The attorneys who helped Martin Luther King build a movement

·5 min read
The Rev. Dr. Martin Luther King Jr. delivers his "I Have a Dream" speech in Washington on Aug. 28, 1963, as National Park Service ranger Gordon "Gunny" Gundrum, left, stands guard.
The Rev. Dr. Martin Luther King Jr. delivers his "I Have a Dream" speech in Washington on Aug. 28, 1963, as National Park Service ranger Gordon "Gunny" Gundrum, left, stands guard.

On the evening of Aug. 27, 1963, Dr. Martin Luther King Jr. and several other civil rights leaders huddled in a secluded section of the lobby of the Willard Hotel in Washington, D.C. The matter at hand was an address that King was scheduled to give the next day.

The oration would become an image etched in American history: King, on the steps of the Lincoln Memorial, delivered his "I Have a Dream” speech to more than 200,000 people on the National Mall.

Those gathered with King in the hotel had been there to influence his remarks. Included in the group was Clarence Jones, who served as King’s lawyer, speechwriter and adviser.

Lawyers like Jones played an unromantic but vital role in the Civil Rights movement.

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Against the backdrop of history, it's easy to forget that King, such a transcendent figure, needed a lot of assistance, including legal help, to power the engine of his civil rights activism.

Attorneys at King's key moments

I've spent a good amount of my career interviewing lawyers and know how much history is often changed in the little-known legal memos, briefs and guidance these attorneys provide. Many of these attorneys are older, and getting their accounts in their own words is important as they reach their golden years. As we remember King's legacy this year, I was fascinated to hear stories from Jones and another attorney, Fred Gray, who were there at key moments in King's life of service.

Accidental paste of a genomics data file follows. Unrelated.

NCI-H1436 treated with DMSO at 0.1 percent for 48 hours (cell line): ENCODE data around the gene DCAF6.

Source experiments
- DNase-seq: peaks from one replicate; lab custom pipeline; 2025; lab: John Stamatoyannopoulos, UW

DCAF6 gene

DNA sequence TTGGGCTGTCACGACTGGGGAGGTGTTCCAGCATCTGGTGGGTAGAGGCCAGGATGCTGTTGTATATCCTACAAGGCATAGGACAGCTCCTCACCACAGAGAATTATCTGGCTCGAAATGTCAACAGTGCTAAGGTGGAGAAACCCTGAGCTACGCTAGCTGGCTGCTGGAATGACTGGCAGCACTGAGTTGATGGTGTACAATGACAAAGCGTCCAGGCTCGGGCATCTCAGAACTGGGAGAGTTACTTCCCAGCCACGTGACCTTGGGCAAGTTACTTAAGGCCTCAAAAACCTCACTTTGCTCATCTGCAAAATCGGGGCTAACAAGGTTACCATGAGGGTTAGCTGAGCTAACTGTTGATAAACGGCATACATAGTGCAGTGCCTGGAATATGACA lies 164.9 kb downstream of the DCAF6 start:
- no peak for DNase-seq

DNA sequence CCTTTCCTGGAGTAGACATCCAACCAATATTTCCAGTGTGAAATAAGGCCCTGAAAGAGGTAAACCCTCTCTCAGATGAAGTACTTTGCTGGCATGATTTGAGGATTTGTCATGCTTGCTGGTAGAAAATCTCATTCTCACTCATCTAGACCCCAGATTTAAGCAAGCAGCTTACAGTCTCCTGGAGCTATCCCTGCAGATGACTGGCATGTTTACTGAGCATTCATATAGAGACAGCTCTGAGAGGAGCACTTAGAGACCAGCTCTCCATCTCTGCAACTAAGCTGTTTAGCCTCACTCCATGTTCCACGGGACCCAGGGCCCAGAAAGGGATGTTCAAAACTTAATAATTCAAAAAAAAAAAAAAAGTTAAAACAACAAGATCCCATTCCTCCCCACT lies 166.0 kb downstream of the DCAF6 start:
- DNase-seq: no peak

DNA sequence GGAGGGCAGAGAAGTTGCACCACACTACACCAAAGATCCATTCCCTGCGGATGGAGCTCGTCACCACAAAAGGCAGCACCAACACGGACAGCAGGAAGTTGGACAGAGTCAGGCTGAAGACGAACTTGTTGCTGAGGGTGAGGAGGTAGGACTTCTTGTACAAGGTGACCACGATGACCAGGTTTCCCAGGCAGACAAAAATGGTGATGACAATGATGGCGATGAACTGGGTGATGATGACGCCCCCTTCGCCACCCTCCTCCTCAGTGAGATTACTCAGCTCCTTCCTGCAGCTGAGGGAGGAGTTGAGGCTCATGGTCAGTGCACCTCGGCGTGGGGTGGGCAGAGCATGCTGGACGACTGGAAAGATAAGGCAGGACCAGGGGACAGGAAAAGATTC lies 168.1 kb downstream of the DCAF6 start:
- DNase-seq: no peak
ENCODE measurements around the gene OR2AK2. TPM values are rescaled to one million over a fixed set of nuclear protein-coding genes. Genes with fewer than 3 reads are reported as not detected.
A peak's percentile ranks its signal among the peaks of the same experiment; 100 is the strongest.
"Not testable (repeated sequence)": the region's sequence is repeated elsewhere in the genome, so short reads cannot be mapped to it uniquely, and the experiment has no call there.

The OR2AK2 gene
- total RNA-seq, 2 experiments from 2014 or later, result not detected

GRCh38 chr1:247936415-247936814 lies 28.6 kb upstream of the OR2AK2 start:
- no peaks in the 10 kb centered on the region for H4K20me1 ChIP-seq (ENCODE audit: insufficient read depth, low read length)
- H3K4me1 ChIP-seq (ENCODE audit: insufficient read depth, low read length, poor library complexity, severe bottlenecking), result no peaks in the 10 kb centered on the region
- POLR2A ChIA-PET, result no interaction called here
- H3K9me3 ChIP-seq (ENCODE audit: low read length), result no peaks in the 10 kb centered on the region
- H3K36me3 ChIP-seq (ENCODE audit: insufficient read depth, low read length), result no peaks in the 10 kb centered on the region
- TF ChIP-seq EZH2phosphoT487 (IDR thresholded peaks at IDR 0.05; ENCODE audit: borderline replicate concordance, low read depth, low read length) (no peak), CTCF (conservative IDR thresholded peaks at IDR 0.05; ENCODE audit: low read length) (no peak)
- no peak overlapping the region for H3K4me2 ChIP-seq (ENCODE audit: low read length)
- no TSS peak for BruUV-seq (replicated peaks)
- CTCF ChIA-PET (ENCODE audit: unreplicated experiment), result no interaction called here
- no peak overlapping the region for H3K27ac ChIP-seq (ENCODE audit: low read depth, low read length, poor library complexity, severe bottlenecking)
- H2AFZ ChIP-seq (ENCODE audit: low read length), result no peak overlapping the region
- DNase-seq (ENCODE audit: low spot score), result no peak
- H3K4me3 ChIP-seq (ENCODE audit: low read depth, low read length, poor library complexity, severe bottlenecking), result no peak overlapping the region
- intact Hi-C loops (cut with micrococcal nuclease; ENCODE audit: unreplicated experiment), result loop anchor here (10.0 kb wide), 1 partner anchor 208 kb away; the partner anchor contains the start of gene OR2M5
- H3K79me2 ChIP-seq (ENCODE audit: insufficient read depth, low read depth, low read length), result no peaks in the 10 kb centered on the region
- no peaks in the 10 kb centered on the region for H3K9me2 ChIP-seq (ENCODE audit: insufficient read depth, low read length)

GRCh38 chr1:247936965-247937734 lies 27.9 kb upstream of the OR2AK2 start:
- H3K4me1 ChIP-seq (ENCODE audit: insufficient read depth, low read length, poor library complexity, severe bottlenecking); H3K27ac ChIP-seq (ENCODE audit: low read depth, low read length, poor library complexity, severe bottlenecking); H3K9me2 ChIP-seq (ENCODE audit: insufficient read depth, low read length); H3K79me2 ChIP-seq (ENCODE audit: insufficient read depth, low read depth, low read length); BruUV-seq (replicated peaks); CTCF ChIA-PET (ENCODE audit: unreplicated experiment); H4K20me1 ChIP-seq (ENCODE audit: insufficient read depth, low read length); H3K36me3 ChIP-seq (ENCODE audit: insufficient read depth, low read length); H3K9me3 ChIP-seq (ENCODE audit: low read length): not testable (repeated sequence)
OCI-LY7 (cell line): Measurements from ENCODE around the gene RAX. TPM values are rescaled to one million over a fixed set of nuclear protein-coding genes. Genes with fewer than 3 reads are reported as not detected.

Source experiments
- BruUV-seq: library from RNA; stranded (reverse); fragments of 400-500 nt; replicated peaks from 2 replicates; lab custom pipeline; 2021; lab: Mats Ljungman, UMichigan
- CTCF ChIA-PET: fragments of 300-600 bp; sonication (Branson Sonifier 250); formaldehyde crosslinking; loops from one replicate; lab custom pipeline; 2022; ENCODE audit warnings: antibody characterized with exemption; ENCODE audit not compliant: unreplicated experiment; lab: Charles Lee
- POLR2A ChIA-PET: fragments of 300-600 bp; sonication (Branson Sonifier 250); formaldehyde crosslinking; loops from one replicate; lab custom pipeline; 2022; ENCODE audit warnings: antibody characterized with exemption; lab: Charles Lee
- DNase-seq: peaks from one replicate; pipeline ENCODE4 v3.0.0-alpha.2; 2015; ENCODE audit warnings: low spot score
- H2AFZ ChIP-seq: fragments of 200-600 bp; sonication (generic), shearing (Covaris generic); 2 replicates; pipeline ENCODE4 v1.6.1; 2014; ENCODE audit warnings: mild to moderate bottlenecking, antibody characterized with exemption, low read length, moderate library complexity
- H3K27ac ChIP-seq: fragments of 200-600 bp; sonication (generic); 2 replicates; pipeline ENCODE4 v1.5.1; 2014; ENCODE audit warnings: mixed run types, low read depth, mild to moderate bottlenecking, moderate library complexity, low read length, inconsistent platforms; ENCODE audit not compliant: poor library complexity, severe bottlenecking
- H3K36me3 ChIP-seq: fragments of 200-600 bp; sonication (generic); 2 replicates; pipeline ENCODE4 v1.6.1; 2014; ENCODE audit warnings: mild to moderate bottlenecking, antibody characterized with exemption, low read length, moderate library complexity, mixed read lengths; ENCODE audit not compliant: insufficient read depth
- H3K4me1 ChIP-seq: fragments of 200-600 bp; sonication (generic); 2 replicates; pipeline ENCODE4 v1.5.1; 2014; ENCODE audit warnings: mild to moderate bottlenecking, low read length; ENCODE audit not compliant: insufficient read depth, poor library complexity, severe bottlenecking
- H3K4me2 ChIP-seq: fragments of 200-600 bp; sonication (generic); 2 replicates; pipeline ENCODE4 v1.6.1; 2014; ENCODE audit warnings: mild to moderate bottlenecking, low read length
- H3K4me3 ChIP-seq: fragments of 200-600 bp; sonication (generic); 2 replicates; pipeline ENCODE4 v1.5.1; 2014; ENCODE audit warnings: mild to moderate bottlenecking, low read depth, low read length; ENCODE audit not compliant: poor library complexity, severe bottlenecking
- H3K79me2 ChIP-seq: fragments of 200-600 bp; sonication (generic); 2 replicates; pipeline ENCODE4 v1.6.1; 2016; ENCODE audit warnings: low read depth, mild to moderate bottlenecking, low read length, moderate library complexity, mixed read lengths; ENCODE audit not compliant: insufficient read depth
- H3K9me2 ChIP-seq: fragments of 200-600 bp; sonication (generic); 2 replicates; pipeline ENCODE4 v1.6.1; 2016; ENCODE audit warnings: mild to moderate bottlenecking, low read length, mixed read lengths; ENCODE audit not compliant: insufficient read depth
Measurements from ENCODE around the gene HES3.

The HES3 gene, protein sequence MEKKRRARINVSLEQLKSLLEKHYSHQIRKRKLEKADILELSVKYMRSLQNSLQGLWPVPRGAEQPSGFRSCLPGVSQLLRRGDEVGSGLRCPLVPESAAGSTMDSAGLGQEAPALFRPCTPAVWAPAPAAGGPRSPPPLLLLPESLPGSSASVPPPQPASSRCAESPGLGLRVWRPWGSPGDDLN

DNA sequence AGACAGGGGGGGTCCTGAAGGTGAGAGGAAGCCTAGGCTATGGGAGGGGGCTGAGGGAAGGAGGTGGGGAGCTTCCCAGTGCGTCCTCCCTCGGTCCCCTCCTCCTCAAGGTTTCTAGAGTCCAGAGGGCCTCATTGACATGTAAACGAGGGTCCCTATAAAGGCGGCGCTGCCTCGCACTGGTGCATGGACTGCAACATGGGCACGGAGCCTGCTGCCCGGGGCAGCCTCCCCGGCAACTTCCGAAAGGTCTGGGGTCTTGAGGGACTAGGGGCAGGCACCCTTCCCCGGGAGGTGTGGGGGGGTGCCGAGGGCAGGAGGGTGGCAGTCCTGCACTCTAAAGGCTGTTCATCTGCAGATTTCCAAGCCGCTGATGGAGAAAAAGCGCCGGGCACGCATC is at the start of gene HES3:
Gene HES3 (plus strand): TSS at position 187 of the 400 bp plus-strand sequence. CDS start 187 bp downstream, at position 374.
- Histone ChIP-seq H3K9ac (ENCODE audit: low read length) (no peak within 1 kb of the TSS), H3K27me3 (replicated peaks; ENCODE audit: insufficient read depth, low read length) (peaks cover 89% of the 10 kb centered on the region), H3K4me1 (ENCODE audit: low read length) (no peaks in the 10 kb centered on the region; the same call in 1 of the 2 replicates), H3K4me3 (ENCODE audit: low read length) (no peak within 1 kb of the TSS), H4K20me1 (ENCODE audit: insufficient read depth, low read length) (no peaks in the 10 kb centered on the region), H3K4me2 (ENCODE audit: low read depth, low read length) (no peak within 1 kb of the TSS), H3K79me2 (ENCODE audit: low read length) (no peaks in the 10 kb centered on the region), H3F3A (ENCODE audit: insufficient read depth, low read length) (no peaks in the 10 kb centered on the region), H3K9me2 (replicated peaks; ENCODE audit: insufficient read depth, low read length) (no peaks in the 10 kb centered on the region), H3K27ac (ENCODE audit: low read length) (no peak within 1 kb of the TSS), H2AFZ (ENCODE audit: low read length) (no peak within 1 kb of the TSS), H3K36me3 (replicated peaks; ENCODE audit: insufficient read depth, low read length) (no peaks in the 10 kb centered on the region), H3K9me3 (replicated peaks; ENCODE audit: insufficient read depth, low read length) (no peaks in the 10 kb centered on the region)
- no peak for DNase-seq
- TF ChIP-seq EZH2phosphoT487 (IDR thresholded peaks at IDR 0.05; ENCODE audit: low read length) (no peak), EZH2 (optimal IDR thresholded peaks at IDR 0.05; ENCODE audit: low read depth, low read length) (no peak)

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In a December interview, Jones, 91, recalled the efforts made for King's most iconic speech. The Rev. Ralph Abernathy was forceful, urging King to preach. But Lawrence Reddick, a professor at Coppin State Teachers’ College in Baltimore, disagreed, saying the attendees needed practical guidance and didn't want to just hear another sermon. Other ideas flowed, the hour was late and King became frustrated.

Unbeknownst to the others, Jones had prepared an opening for the speech for King to consider. “I’d been around him. I knew how his mind worked. Sometimes the hardest thing for him was the point of departure – starting the speech,” Jones explained.

The next morning, Jones saw what King had prepared.

“Oh my God, he must have really been tired,” Jones told me. “The first seven paragraphs of the ‘I Have a Dream’ speech are exactly as I had drafted them.”

After that it was all King, announcing a list of visions that are some of the most famous words spoken in the nation’s history.

It was Jones who filed the papers to copyright King’s “Dream” speech, as well as successfully securing a preliminary injunction, from a New York federal court, to prevent 20th Century Fox from selling phonograph records of it. Monies earned from the speech funded King’s civil rights work.

Jones made clear to me King was very capable of writing his own speeches. That he was assisted was a practical necessity. Jones explained that an important source of revenue for the Southern Christian Leadership Conference, which King headed, was modest fees he received for giving speeches. As a result, King did so three or four times a week.

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It took research, Jones said, to “make the speech relevant” to the organization that he was addressing: “I was one of the principal guys that did that research."